Numbers as "lots of" "lots of"...
Inspired by Stephen Yorgey's 'necklace' numbers, and Stephen von Worley's animated sequence of these, I constructed an applet that gives individual control over the number being formatted and the order in which the primes are used. They may be useful for immersing learners in the multiplicative structure of numbers Notes are included with the applets. Applet: "Lots of" Numbers ( File has to be unzipped!) Numbers can be shown in sequence, or generated at random; Different orders of prime factors gives different diagrams. Also included are applets for counting in different bases, for displaying the GCD (HCF) and LCM of a pair of numbers, and for comparing the collection of all factor trees (as a single factor lattice) and paths within that lattice with the different ways of displaying "Lots of" for a given number. 
"Lots of" Diagrams for 12 (above) and using 4's when possible (below)

"Lots of" Displays for Different Bases
12 presented in base 3

The use of different bases arises quite naturally in the following form:
You have cards with symbols from some otherwise unknown language, showing 0, 1, 2 and 3. You have a collection of counters, and you need to inform someone who reads and understands only this other language, how many counters you have. The task is inspired by Zoltan Dienes, and refined by many people, including Tony Wing (UK) and Kieren Egan (Canada). Applet: Necklace Bases see applets in "Lots of"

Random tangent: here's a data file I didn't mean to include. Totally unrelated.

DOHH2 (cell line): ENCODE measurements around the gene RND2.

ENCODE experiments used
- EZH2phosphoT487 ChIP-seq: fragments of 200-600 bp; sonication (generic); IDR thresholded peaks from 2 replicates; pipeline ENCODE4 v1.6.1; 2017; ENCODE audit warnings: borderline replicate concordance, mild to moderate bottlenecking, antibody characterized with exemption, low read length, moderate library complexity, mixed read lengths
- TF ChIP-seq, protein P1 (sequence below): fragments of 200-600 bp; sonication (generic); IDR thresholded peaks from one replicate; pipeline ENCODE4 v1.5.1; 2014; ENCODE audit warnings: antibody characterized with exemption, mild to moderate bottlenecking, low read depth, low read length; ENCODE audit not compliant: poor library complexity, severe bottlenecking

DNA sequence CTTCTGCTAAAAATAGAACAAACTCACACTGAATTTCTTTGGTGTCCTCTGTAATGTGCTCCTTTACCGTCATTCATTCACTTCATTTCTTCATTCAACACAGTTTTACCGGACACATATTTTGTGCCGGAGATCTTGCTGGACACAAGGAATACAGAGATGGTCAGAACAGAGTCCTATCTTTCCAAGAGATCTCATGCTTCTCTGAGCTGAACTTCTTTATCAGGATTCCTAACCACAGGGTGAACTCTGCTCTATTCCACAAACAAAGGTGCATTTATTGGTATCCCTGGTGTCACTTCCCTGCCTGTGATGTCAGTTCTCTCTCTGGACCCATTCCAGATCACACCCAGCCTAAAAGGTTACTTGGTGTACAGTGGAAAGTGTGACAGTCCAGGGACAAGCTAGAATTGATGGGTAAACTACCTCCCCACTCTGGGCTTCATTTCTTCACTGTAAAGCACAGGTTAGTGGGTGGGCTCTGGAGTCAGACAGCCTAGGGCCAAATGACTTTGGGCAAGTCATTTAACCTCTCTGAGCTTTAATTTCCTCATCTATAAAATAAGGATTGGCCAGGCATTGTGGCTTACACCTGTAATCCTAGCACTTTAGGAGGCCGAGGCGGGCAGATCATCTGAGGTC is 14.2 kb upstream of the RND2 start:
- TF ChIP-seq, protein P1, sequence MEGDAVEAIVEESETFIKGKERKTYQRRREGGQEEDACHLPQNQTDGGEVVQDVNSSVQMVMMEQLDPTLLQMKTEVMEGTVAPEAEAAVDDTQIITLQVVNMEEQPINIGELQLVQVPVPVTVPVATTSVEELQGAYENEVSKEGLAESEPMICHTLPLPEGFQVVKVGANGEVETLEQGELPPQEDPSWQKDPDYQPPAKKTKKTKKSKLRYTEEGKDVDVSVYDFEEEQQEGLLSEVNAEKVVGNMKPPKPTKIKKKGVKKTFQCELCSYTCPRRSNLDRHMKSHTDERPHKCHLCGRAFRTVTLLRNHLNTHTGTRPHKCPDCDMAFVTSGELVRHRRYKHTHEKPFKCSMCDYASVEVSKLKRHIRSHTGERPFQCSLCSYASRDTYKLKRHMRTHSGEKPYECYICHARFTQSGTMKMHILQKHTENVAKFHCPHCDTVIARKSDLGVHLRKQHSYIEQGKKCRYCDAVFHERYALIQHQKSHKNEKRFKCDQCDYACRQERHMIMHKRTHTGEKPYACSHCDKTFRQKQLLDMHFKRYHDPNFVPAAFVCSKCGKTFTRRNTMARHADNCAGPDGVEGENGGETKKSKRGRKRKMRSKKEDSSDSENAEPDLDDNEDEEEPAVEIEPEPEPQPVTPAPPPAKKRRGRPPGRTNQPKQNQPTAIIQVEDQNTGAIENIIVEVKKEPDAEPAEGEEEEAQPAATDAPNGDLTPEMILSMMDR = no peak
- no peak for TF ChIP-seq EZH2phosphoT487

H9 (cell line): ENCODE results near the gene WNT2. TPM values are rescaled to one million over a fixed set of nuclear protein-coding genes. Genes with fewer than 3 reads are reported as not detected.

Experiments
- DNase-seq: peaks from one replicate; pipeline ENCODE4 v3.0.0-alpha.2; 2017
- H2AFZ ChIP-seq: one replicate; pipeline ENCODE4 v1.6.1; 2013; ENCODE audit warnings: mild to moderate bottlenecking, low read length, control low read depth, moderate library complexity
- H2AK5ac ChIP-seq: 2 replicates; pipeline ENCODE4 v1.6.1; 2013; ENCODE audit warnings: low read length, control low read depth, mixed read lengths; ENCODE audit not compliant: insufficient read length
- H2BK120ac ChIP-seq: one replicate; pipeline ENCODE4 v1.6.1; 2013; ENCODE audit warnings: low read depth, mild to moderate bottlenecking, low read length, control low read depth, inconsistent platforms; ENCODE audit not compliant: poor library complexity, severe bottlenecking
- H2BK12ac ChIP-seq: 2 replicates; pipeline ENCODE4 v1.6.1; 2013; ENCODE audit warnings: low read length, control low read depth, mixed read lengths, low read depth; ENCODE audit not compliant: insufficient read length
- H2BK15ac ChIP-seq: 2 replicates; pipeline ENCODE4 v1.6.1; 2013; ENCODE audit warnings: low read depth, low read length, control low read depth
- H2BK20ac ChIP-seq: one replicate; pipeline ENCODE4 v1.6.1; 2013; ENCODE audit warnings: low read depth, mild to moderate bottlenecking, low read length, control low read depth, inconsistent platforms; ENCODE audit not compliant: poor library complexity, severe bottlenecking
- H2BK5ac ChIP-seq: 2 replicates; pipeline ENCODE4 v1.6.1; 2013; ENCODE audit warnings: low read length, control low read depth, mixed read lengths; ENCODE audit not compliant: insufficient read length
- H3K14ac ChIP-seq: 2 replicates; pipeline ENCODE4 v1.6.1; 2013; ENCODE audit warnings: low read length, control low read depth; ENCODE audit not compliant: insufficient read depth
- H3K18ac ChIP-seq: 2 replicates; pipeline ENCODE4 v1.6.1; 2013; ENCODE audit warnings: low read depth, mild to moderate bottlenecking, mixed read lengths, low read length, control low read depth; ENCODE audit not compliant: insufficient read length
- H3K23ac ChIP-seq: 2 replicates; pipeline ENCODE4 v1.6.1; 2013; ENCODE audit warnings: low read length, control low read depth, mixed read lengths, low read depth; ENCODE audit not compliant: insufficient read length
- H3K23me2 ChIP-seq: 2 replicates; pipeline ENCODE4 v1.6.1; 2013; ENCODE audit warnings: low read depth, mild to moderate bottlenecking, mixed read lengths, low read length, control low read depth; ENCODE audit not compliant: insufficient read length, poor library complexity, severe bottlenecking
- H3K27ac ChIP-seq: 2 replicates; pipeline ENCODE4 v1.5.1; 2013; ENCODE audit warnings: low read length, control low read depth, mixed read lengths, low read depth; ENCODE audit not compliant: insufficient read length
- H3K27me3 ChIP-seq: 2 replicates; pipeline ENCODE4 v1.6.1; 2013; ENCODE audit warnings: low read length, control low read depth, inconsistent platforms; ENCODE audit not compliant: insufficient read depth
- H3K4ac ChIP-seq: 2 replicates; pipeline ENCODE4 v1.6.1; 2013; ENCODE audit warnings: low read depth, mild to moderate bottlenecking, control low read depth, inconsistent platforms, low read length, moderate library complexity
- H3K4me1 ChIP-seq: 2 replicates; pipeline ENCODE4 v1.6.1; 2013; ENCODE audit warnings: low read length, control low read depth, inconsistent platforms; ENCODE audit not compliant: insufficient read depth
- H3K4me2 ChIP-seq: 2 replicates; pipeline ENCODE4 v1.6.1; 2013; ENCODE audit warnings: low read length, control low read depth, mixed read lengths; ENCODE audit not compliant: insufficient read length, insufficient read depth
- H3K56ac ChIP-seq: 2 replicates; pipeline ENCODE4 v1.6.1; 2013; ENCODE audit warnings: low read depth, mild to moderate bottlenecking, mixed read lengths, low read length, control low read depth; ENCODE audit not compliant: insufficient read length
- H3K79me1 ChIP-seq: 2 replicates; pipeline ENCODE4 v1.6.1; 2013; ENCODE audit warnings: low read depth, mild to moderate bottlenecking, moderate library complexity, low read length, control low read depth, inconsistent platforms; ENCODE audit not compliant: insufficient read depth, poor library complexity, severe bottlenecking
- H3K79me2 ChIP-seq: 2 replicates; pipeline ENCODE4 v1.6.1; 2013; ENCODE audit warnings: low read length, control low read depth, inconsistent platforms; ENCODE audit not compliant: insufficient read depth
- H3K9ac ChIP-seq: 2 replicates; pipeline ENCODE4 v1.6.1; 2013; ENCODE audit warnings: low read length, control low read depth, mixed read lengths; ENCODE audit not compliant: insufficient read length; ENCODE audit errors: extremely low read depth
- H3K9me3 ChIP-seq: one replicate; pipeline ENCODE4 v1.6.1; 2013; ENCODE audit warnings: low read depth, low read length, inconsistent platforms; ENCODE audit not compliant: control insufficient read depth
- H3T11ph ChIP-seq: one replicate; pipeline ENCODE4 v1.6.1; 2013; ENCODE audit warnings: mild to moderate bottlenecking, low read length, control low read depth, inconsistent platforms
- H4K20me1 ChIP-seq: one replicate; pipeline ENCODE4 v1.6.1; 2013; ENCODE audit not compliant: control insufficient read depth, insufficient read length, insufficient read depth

Numbers as arrays of counters
Numbers as Rectangular Arrays
Numbers as Differences of square numbers, differences of triangular numbers, differences of similar rectangular numbers Numbers as sums of at most 3 triangular numbers Numbers as sums off at most 4 square numbers APPLET: Number Formats 
Numbers as Polygons
Some numbers arise as the number of counters in a layer of regular polygons, either arising from a vertex or centred around a central point.
Applet: Polygonal Numbers 
Cornered and Central Polygonal numbers with 6 layers (above)
and with rays added (below) 
Divisor Lattices and Thread Counts
The lattice of divisors of a number is an amalgam of all the factor trees:
two divisors of N re joined by an edge if and only if the larger divided by the smaller is a prime.
The divisors fall naturally into layers, and the whole has an important structure.
The lcm and gcd (hcf) of two divisors can be found in the lattice. Indeed lattices are an abstraction of the property the each pair of divisors have an lcm and a gcd (hcf).
two divisors of N re joined by an edge if and only if the larger divided by the smaller is a prime.
The divisors fall naturally into layers, and the whole has an important structure.
The lcm and gcd (hcf) of two divisors can be found in the lattice. Indeed lattices are an abstraction of the property the each pair of divisors have an lcm and a gcd (hcf).
the Applet: Divisor Lattices provides the divisor lattice for. number, the various ways in which a thread count gives that number of threads, and a bipartite graph with the same number of edges.